Essentially the Nexus argument against both reroutes boils down to this:  too costly, too long, wouldn’t make much of a difference anyway.  They state MORE impacts, instead of less.  We disagree.

What Nexus did NOT offer:  a detailed map of their versions of the re-routes, the specific parcels studied, soil sampling data or anything else.  We have requested this information through FERC but have received nothing in response.  We want to do our own independent analysis of their data.

We firmly believe that IF the Nexus pipeline is approved for construction, these re-routes must be incorporated.  The re-routes are viable and constructible.  Populated areas should be avoided, the Oak Openings region should be avoided, wetlands and the Oak Openings aquifer should be avoided.

Please – continue to send your comments to FERC


Nexus pipeline reroute map Oak Openings Western sm

2 re-route proposals for the Nexus pipeline

Pipelines in NW Ohio: FERC Has the Final Say

We know that ET Rover and Nexus are working hard to get their permits and certifications so they can proceed with construction.  BUT that day is not here yet!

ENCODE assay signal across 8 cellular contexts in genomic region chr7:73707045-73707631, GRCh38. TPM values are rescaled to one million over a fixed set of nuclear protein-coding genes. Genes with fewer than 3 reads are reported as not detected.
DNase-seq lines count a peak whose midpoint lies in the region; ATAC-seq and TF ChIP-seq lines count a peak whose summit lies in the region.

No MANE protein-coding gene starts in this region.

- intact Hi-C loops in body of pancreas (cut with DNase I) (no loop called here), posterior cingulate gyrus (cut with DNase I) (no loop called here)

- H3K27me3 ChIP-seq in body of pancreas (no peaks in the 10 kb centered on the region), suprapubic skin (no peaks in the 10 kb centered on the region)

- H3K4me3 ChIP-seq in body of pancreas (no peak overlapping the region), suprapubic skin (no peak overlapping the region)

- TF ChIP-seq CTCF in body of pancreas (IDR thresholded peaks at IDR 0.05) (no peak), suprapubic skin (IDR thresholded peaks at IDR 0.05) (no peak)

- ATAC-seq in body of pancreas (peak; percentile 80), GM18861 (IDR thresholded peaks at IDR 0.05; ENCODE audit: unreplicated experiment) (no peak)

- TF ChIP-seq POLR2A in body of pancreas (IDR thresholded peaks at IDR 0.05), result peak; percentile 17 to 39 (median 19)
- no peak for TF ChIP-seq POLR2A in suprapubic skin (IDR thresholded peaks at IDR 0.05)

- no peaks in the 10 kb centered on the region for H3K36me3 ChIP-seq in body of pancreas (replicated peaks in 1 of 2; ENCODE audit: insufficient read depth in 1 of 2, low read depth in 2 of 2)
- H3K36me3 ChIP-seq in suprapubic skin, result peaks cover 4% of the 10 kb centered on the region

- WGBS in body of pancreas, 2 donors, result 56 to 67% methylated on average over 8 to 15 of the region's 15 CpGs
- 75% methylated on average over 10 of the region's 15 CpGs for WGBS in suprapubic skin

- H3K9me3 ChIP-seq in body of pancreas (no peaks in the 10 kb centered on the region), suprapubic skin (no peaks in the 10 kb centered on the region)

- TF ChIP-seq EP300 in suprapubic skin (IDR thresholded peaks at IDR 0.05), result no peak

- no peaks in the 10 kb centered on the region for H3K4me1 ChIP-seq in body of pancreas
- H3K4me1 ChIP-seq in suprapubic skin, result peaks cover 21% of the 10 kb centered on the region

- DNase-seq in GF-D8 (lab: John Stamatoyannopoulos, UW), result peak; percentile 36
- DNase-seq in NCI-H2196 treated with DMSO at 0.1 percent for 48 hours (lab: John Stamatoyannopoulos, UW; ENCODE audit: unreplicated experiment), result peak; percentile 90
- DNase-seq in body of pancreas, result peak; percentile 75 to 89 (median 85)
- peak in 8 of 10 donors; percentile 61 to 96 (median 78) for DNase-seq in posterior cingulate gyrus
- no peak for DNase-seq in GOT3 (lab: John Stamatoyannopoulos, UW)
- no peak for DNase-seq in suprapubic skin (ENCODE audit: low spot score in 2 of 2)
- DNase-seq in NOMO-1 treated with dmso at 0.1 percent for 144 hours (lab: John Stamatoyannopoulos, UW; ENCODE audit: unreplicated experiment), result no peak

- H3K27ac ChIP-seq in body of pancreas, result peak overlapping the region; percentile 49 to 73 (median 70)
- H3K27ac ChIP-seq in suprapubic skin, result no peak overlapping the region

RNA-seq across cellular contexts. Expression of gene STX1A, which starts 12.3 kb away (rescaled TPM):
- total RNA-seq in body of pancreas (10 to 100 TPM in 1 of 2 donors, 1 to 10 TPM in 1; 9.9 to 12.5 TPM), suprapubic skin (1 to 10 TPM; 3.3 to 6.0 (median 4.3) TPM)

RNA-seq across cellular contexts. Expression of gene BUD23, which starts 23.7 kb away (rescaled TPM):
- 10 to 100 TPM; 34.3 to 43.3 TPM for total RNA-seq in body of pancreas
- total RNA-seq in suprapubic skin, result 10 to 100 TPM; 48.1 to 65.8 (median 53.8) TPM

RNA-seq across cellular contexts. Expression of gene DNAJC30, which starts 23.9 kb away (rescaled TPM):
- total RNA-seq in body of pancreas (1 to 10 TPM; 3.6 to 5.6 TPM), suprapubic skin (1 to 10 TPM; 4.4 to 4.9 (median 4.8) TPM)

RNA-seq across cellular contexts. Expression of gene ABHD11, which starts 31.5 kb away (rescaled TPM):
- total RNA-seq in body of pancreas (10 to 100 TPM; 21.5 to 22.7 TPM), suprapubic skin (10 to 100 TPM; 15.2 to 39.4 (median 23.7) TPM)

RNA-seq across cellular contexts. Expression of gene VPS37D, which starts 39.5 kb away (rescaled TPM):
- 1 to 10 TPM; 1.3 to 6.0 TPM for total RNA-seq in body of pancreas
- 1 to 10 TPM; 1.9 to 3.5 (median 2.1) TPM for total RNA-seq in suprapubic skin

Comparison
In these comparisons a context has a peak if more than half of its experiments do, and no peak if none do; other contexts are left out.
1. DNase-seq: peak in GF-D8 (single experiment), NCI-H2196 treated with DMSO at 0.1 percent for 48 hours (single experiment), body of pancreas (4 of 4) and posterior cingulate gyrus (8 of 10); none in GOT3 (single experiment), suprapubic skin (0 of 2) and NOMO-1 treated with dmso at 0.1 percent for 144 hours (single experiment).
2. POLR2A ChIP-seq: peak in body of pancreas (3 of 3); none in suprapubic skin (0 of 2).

Public comment and opposition can still sway the outcome.

In the case of the Nexus pipeline, for example, we are continuing to argue for a re-route that is safer and smarter – a reroute that affects fewer homes and families, avoids the aquifer (which feeds drinking wells) and avoids the globally rare Oak Openings region. Our re-route proposals would also move the compressor station further from Whitehouse/Waterville OH.

The projects are still under review.  Now is the time to send your objections, comments and environmental concerns to the Federal Energy Regulatory Commission  CLICK here for more instructions on comments to FERC

We hear it all the time…  “what can I do?”  WRITE!  Will a pipeline damage forest on your property?  Are you aware of any native or endangered species near your property or on the pipeline route?  Do you live in the Oak Openings region?  Are you concerned about water quality or wetlands?  FERC is considering environmental impact – and they have the final say on these pipeline projects.  

*Note:  Kinder Morgan Utiopia is not under FERC jurisdiction.

File Your Comments With FERC